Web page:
A federal judge in New York will hear oral arguments next week in a lawsuit brought by the US Securities and Exchange Commission that seeks to hold Tesla CEO Elon Musk in contempt for violating a settlement deal.
Judge Alison Nathan on Tuesday set a hearing for April 4. It is unclear when she will issue a ruling.
Nathan is tasked with weighing the SEC’s request that Musk be held in contempt for violating a settlement agreement reached last year, which required he get pre-approval for social media posts about the electric car company.
Musk tweeted on February 19 that “Tesla made 0 cars in 2011, but will make around 500k in 2019.” Hours later, he posted a follow-up tweet indicating that the company will actually deliver just 400,000 cars this year.
Although Musk corrected his mistake, regulators said he had “once again published inaccurate and material information about Tesla to his over 24 million Twitter followers,” according to court papers.
The SEC sued Musk last month, arguing that he had breached a deal struck last October that mandates he receive pre-approval of any posts with information that’s “material” to shareholders. Tesla agreed to establish a board committee to oversee those posts.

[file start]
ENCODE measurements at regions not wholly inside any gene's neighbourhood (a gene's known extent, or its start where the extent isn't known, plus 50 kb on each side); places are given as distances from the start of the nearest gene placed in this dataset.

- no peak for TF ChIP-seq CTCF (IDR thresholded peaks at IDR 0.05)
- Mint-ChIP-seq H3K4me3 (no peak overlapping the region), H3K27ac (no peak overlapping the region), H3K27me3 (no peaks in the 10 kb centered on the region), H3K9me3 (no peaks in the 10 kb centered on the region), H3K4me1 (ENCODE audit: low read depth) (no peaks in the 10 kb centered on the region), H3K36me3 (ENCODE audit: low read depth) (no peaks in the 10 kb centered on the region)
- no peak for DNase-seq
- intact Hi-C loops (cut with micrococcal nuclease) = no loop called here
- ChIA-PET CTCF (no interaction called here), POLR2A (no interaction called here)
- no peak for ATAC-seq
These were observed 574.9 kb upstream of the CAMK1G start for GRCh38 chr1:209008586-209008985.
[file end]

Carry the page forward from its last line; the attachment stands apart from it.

In a court filing, Tesla conceded Musk did not receive pre-approval from anyone on that committee for his February posts, but the company has since claimed that he didn’t need it.
Musk maintains he has diligently tried to follow the court settlement, and that the SEC’s request is a breach of his constitutional right to free speech.
The battle between Musk and the SEC goes back to August 2018, when Musk tweeted that he had secured funding to take Tesla private at $420 a share. Tesla’s stock soared after his announcement.
However, Musk hadn’t secured the funding, according to the SEC, and in September the regulator filed a lawsuit saying he misled investors. Tesla and Musk were each fined $20 million as part of the settlement and Musk was forced to step down as Tesla’s chairman. He’s remained Tesla’s CEO.
If Musk is found guilty of contempt, legal experts say he could face a fine, further limits to his social media use and his removal as Tesla CEO. Nathan could also toss out the settlement with the SEC, effectively reopening the agency’s litigation against Musk and Tesla.
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